High School Volleyball

Tigers’ Key soars above all

By Dennis Silva II | Sports Editor
Posted 10/19/20

Perris Key notices the looks. The sideways glances. She hears the scoffs.

She feels the disrespect.

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High School Volleyball

Tigers’ Key soars above all

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Perris Key notices the looks. The sideways glances. She hears the scoffs.

She feels the disrespect.

Whenever opposing volleyball teams—littered with tall, athletic, imposing hitters—offer amused, if not downright smug, stares toward Katy High’s 5-foot-8, always-smiling Key, the senior right side hitter can only laugh.

“For sure, especially in club (season), a lot of teams look at me like, ‘Oh, she’s small. She can’t do anything,’” Key said.

And then she feels a bit sad for them. For only she knows what’s about to take place.

“It’s always fun to come in and show off,” Key said with a wide smile.

Key is the Tigers’ athletic sensation, a “dynamo” in almost every sense of the word. Though she has the size of a defensive specialist, Key is the hard-swinging attacker for coach Karen Paxton’s club, averaging 3.8 kills per game and thwarting blockers with crafty hitting and a jaw-dropping 28-inch vertical jump.

She doesn’t blame anyone if they’re taken aback by her numbers and play. You have to see her jump and attack the ball to fully understand. There is a giddy violence behind every swing she takes, as if dismissing each and every doubt kill by kill.

It has earned the attention of University of Texas-Rio Grande Valley volleyball coach Todd Lowery, who runs a winning program in south Texas that is a top contender in the Western Athletic Conference. Key verbally committed to the Vaqueros in September 2019, and her stock has only soared since.

“Perris,” Paxton said, “is phenomenal.”

For instance, take Key’s performance during Katy’s 3-1 win over Tompkins on Oct. 17. Key had 24 kills, including eight in the critical third set that broke a 1-1 tie in the game, and only two errors as the Tigers tightened their hold on second place in District 19-6A.

The Tigers saw the Falcons struggling on the right side, and Key took advantage.

“It’s so fun,” junior setter Maddie Waak said. “She just jumps so high and hits it so high.”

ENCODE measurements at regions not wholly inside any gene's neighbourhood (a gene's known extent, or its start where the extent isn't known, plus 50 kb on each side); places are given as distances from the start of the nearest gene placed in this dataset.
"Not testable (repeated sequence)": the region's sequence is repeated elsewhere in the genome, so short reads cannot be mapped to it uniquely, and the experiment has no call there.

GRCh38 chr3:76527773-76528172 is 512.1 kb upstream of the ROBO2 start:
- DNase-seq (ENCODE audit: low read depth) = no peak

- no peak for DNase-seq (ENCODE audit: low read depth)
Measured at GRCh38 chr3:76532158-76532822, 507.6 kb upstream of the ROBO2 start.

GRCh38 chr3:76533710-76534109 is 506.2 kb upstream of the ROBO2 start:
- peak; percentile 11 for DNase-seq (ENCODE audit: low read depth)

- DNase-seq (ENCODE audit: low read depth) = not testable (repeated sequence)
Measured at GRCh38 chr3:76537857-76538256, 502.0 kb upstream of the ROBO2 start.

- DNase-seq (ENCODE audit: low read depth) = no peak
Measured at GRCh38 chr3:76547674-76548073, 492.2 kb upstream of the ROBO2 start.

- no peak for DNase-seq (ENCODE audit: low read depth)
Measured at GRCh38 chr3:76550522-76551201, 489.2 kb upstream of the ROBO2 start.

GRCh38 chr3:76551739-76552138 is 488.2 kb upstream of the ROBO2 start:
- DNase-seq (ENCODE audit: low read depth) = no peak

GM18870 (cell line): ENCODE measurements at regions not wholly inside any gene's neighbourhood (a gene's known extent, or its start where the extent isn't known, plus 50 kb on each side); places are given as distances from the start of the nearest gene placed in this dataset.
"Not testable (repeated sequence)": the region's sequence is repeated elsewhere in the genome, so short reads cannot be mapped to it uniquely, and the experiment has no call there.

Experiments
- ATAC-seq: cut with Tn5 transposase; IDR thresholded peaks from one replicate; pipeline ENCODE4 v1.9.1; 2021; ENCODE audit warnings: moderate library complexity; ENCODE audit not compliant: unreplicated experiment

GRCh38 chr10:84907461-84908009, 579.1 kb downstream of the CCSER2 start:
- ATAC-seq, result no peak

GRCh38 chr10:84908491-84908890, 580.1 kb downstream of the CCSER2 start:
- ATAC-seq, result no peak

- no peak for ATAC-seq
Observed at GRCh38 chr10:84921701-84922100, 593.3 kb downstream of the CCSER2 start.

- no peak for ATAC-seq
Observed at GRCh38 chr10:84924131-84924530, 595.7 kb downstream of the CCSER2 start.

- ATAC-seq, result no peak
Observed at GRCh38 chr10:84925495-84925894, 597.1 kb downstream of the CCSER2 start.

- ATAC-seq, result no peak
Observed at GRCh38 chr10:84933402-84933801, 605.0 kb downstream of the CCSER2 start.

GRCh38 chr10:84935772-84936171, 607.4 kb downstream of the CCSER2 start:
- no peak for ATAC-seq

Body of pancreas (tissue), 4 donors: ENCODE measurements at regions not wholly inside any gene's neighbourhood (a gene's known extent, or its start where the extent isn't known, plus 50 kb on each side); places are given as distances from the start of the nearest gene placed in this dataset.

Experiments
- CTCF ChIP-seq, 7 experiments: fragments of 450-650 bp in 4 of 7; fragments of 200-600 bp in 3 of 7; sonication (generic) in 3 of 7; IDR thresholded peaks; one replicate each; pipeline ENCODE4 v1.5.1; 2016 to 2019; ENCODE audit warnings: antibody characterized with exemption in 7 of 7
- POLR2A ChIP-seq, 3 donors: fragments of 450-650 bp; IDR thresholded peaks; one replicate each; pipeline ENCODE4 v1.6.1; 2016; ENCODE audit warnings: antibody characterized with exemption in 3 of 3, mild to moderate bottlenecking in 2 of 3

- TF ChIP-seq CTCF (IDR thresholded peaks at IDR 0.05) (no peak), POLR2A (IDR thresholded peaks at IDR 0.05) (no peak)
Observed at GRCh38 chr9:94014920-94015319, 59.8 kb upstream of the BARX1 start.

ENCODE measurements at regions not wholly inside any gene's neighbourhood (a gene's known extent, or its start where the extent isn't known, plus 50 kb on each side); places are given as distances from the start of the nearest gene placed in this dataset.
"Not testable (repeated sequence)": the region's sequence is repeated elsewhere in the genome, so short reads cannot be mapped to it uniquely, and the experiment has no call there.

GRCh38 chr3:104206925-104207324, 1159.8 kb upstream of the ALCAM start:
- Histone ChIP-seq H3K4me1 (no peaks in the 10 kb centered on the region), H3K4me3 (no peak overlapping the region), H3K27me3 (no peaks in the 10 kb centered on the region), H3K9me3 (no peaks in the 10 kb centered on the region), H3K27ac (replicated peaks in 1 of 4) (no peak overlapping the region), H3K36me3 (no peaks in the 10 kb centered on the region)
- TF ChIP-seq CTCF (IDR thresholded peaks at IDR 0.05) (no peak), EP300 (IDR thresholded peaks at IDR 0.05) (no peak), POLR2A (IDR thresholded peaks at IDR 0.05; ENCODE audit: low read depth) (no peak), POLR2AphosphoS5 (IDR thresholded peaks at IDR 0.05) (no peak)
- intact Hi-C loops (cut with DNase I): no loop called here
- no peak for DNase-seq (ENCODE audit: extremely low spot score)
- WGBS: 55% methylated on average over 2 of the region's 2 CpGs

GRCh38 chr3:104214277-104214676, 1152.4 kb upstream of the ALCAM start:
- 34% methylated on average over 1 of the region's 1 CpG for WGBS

Key has had 14 or more kills in a game six times this season. Though her athleticism is impressive, Paxton singles out Key’s versatility as a true difference-maker.

She can play outside, right side or even in the middle, where Paxton likes to use Key as a change of pace.

“Perris is our star player,” senior libero Hannah Hoover said. “We rely on her and have so much trust in her.”

Key is an ideal teammate, a testament to her focus on becoming a better leader.

“She’s my hype person,” junior outside hitter Jordan Gamble said. “That’s someone who we’re always talking about what we can do better, so it’s nice to have that relationship with someone.”

The Tigers needed another offensive threat after the graduation of Skylor Weaver, who led Katy with 2.6 kills per set last season. Key worked to become that.

Last season, she averaged 1.7 kills and 0.7 digs per set. This season, following an offseason “full of volleyball,” she has upped those numbers to 3.8 and 2.1, respectively.

An eye-opening experience for Key was coaching camps for her club team, Houston Juniors.

“My volleyball IQ got a lot better just being around the game so much in the summer,” Key said. “Once I told (players) what my coaches were telling me, it clicked to me like, ‘Oh, if they’re doing it, I can do it.’ Because I am athletic and the vertical helps a lot, a lot of times I’m jumping over people who are bigger than me. I toe a lot; I tip a lot. I have to be smarter than the other team simply because they’re bigger.”

Key works hard studying the game. It shows in how she attacks and counters defenses.

“She has great court awareness,” Paxton said. “She has the ability to where if she gets blocked once, she can change her shot. A lot of hitters tend to go same shot, same tendencies. But she’s worked really hard to be dynamic from different positions.”

Key is meticulous in her ball placement on attacks, no longer simply swinging straight down on every ball. As a blocker, she’s better seeing the set and reading things the right way. She’s smarter on serve-receive.

“I’ve seen her improve all three years, from sophomore to senior year,” Waak said. “She’s amazing. She’s gotten so good, and I’m super happy because she’s pretty great.”

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